In contrast, building muscle strength, especially during menopause, means increasing the density of your muscle tissue and improving the functional ability of your muscles. Each process requires a different approach to strength training and diet.
During menopause, you’ll want to prioritise on building strength over size.
This means you’ll likely be doing higher intensity exercises with longer breaks in between. The benefits of strength training for menopausal women include offsetting loss of bone density, lowering body fat content, improving functional strength, lowering the risk of age-related disease, decreasing joint pain, regulating your metabolism, and improving mental health.
Muscle-Building Exercises for Women Over 50
High-intensity, low-impact, and low-repetition exercises help build and maintain strength, balance, and coordination. This is highly beneficial for women over 50, as these traits tend to decline after menopause. These exercises are designed to provide a holistic approach to strength training, ensuring that no muscle group is neglected.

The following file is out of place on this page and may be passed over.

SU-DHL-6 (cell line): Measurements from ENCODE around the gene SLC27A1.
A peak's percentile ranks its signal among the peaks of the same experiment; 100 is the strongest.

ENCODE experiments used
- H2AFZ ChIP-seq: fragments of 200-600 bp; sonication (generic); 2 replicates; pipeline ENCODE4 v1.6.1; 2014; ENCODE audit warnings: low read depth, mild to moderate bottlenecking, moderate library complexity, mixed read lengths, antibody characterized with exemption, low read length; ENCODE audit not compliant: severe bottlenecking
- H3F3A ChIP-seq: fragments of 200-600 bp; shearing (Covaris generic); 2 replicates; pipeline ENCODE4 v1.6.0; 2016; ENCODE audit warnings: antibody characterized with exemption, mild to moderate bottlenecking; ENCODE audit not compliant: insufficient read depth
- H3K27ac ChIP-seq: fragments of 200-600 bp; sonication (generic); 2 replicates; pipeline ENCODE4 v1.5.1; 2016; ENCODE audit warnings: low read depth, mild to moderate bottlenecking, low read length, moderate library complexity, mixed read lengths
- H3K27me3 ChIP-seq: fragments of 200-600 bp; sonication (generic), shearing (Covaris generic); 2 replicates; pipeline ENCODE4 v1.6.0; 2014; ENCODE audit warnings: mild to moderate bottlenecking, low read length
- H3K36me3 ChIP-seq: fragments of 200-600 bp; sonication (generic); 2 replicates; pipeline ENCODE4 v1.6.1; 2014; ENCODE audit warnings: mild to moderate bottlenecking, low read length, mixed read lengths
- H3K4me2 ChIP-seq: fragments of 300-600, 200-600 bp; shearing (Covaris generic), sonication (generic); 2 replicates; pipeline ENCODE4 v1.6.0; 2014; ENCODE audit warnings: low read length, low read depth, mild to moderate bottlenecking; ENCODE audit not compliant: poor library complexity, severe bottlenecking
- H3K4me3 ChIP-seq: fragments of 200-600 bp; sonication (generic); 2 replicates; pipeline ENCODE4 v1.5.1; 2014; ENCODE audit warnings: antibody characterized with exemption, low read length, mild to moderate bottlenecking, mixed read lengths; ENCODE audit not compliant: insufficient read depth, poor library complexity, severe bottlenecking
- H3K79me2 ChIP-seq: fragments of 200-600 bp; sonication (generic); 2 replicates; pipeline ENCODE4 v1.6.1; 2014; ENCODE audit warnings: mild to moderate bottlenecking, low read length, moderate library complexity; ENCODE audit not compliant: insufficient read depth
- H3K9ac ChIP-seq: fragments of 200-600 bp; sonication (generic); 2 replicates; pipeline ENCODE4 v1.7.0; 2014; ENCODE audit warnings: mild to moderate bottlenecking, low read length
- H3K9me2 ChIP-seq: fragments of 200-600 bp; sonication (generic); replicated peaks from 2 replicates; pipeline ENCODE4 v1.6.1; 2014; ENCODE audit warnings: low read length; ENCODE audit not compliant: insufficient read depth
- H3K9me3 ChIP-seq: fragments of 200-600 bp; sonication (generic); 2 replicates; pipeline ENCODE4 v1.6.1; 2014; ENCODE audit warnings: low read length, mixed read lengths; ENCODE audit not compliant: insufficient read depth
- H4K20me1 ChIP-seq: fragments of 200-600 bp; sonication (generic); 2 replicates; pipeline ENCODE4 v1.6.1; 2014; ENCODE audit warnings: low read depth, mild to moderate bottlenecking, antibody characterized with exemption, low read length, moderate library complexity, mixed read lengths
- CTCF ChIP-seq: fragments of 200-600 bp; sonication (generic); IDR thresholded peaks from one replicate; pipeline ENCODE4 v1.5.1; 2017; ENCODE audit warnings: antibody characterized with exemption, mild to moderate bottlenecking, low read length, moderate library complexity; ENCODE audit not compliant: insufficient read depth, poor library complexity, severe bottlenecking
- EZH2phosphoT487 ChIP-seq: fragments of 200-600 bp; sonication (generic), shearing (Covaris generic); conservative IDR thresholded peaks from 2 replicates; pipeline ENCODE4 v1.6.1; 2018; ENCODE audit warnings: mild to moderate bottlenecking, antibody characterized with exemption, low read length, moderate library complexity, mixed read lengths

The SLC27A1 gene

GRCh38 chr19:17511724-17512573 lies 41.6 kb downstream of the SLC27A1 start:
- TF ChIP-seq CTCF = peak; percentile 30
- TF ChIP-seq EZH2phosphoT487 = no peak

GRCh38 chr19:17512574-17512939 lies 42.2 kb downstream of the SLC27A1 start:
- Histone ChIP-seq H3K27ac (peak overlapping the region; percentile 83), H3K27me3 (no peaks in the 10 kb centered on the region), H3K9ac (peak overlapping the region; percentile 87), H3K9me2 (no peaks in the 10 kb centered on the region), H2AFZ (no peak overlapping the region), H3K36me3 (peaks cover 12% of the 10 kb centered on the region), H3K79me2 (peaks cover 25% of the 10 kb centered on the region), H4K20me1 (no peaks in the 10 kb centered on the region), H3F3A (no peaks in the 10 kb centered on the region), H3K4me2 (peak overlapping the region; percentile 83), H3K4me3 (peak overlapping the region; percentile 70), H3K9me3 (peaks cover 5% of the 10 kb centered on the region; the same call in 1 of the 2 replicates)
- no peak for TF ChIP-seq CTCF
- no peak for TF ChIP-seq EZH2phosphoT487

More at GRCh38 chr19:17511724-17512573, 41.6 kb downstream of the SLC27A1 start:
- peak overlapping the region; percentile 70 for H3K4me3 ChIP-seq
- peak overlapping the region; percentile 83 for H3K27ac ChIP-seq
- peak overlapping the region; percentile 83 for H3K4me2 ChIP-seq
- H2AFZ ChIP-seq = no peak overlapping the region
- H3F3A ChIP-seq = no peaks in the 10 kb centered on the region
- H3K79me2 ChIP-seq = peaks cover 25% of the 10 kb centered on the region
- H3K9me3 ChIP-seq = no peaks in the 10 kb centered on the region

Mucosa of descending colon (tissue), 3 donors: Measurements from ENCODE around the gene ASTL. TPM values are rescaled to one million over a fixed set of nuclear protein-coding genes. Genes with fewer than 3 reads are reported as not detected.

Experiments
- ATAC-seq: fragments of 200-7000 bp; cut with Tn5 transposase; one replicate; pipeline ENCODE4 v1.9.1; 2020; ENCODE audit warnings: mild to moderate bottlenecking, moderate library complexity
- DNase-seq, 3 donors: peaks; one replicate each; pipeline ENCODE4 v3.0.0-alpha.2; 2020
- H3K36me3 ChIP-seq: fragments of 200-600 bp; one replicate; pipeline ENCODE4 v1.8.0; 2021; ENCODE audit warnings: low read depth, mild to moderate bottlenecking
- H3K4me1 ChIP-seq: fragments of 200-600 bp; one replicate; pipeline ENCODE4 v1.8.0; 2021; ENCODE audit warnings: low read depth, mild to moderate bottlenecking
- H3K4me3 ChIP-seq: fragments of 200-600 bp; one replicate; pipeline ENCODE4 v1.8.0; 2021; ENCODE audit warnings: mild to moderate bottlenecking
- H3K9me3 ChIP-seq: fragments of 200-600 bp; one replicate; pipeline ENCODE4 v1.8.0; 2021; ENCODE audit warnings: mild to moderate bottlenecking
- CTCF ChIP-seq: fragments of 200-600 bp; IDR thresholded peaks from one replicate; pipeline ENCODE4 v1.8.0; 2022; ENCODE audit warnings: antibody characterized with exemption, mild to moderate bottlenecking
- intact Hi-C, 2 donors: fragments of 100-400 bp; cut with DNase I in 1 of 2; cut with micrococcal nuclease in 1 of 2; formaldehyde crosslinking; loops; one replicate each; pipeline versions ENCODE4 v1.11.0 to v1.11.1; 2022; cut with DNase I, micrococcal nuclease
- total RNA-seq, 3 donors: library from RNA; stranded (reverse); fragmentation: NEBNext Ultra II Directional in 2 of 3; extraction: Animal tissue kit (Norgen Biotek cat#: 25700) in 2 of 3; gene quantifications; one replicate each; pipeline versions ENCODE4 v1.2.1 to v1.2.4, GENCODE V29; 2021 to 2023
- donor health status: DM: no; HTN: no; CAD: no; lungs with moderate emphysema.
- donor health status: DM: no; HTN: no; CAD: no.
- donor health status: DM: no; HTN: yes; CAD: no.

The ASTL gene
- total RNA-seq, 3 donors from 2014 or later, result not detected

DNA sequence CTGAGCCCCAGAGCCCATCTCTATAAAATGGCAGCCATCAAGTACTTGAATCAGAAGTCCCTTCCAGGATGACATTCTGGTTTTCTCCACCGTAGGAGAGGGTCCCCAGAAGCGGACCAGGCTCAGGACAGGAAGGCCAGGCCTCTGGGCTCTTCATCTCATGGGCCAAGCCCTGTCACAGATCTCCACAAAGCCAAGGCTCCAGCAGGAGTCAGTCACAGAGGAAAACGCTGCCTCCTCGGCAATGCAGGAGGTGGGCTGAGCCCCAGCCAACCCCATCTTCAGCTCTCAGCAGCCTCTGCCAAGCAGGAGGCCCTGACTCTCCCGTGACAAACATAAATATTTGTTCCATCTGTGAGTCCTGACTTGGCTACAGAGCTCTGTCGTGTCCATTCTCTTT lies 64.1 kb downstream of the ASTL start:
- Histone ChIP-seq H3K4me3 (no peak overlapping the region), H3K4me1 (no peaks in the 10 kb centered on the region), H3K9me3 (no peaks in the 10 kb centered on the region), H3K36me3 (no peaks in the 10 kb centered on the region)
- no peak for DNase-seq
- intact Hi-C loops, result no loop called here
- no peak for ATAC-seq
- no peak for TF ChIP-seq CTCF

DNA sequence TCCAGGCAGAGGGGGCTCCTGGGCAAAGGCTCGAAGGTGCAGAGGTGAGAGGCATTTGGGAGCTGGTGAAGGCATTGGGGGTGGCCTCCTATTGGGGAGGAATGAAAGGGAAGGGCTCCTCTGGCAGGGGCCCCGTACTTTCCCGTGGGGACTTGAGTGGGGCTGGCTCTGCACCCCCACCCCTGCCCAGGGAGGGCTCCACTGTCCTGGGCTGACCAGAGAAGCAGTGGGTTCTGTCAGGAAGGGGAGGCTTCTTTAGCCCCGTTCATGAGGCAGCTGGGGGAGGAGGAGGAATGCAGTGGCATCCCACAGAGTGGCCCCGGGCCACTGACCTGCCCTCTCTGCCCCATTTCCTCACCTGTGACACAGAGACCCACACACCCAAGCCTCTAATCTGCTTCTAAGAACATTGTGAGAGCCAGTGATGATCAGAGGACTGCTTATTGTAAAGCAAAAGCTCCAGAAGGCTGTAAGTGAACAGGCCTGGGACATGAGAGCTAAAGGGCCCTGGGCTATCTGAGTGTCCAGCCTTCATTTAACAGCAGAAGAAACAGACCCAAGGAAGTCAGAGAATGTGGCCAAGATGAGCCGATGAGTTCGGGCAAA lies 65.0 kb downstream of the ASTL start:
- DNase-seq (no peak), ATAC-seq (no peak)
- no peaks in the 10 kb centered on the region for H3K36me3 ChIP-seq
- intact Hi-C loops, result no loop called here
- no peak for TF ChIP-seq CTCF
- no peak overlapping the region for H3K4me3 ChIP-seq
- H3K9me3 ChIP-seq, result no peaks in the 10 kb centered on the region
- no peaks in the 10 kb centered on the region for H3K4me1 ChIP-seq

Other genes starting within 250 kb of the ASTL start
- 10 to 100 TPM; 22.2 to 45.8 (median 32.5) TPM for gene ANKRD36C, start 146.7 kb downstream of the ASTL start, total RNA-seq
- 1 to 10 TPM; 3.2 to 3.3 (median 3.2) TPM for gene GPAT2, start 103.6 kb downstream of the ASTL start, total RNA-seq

- Forearm planks: This exercise works on your core and shoulder muscles, improving stability and balance. On a mat, begin by placing your forearms shoulder-width apart beneath you. Your elbows should be directly beneath your shoulders. Lift your body off of the floor while keeping your core engaged. Try to avoid raising your hips, instead keep your back flat and your body straight. Bring your knees down to the ground if you start to feel too much strain on your lower back. Aim to hold this pose for 30 seconds or as long as you can, keeping your core engaged.